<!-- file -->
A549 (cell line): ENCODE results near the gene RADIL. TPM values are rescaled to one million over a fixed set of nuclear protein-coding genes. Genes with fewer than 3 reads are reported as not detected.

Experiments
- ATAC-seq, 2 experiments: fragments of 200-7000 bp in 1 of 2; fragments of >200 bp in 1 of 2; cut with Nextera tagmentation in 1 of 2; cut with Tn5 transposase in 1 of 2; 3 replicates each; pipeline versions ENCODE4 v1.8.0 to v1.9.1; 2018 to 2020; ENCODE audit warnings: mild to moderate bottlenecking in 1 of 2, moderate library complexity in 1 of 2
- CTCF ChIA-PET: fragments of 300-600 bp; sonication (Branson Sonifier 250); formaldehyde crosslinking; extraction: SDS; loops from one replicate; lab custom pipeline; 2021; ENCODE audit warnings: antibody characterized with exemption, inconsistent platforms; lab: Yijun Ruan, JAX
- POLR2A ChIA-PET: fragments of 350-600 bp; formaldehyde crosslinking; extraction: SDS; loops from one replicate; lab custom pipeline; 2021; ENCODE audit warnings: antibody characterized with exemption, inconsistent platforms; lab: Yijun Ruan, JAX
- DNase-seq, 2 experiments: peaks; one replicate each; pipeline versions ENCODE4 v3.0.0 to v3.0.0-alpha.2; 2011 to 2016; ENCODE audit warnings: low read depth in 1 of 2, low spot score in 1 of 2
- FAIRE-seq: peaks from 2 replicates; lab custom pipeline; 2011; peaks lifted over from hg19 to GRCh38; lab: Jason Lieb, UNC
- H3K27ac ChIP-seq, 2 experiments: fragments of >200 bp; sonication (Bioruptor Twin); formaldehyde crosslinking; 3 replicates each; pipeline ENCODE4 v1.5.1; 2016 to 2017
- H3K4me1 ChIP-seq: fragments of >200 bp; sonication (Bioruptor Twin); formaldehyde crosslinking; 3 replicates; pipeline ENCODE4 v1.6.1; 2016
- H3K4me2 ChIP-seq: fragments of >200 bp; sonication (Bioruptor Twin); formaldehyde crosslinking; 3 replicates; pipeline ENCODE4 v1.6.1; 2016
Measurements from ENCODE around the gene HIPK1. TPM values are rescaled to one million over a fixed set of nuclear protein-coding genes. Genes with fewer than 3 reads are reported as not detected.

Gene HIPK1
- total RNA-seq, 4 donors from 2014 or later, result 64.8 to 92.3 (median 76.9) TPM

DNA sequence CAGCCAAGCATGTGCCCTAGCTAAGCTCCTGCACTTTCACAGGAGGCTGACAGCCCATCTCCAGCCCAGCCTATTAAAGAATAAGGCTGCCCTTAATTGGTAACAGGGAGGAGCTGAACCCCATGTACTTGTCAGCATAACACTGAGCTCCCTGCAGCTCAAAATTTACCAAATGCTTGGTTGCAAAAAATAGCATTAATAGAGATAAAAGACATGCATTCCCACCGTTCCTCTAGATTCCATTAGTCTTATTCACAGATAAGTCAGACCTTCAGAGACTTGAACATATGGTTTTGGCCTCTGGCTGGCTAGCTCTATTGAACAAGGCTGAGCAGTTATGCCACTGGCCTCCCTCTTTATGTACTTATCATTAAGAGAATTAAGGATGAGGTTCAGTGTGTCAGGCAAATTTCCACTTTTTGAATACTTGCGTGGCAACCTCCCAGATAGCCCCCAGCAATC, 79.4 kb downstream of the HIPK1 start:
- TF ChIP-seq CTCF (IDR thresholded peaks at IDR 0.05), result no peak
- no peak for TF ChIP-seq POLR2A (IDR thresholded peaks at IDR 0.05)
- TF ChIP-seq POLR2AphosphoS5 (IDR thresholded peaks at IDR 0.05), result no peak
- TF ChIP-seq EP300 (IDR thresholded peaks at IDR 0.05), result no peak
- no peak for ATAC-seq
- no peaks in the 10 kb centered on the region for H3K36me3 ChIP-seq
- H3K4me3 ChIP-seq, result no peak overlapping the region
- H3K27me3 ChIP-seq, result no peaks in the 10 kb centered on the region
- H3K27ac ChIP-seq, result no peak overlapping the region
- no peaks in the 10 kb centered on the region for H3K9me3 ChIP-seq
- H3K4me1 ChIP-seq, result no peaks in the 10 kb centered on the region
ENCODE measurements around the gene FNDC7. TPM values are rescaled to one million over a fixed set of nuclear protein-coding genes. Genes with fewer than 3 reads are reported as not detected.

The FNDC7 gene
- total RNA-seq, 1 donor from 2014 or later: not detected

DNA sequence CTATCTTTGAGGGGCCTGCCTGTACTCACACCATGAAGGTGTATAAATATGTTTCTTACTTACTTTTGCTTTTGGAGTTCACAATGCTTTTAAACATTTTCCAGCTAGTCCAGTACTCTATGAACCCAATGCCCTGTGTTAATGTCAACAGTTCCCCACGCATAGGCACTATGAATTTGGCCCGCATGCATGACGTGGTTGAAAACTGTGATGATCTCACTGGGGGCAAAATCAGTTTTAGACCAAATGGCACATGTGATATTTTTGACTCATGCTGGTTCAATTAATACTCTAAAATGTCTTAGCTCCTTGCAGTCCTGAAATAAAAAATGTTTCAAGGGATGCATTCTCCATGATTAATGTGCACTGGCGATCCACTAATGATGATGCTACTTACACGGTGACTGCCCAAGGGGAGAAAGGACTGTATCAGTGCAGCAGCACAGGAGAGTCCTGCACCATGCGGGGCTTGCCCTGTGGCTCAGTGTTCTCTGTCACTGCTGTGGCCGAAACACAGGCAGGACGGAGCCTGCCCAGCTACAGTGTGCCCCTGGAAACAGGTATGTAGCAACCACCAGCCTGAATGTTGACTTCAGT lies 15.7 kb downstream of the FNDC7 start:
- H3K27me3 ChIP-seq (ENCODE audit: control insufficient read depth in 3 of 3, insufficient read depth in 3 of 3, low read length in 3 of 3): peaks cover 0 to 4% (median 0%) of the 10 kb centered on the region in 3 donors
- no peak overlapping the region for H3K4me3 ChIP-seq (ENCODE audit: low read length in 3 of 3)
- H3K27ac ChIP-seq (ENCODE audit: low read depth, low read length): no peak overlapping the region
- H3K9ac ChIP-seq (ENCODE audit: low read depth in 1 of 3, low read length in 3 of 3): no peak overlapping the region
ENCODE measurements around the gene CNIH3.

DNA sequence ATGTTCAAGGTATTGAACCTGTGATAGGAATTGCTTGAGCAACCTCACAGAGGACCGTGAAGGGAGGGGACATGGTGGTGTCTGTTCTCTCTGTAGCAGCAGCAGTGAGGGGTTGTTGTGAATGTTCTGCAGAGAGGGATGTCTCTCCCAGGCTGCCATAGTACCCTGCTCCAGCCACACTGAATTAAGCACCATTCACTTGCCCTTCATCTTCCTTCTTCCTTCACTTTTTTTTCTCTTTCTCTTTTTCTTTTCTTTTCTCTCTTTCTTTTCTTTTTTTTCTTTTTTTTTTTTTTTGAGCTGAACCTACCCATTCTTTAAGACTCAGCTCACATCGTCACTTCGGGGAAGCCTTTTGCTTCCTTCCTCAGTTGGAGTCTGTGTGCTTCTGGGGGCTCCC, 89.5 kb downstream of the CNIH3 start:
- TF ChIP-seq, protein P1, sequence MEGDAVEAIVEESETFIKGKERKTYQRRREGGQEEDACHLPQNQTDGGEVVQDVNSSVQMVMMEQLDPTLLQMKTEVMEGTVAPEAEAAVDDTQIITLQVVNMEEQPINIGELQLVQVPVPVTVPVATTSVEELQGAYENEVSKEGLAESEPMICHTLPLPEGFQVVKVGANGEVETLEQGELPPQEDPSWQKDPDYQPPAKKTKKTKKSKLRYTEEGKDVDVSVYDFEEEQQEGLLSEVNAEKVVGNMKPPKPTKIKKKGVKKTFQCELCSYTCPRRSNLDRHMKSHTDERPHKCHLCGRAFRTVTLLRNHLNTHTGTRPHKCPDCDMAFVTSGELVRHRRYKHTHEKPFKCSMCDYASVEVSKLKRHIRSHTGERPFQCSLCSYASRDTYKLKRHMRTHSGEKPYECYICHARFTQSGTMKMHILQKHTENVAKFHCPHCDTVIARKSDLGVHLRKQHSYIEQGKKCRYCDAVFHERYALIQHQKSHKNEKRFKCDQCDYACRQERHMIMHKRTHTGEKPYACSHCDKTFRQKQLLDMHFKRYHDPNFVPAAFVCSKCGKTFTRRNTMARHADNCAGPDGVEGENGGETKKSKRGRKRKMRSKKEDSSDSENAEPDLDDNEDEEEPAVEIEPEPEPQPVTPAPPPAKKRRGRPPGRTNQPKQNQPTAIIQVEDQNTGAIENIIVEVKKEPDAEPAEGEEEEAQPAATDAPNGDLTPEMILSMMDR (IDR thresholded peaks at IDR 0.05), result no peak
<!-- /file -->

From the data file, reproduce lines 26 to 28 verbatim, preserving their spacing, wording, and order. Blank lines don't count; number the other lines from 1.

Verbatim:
ENCODE measurements around the gene FNDC7. TPM values are rescaled to one million over a fixed set of nuclear protein-coding genes. Genes with fewer than 3 reads are reported as not detected.

The FNDC7 gene
- total RNA-seq, 1 donor from 2014 or later: not detected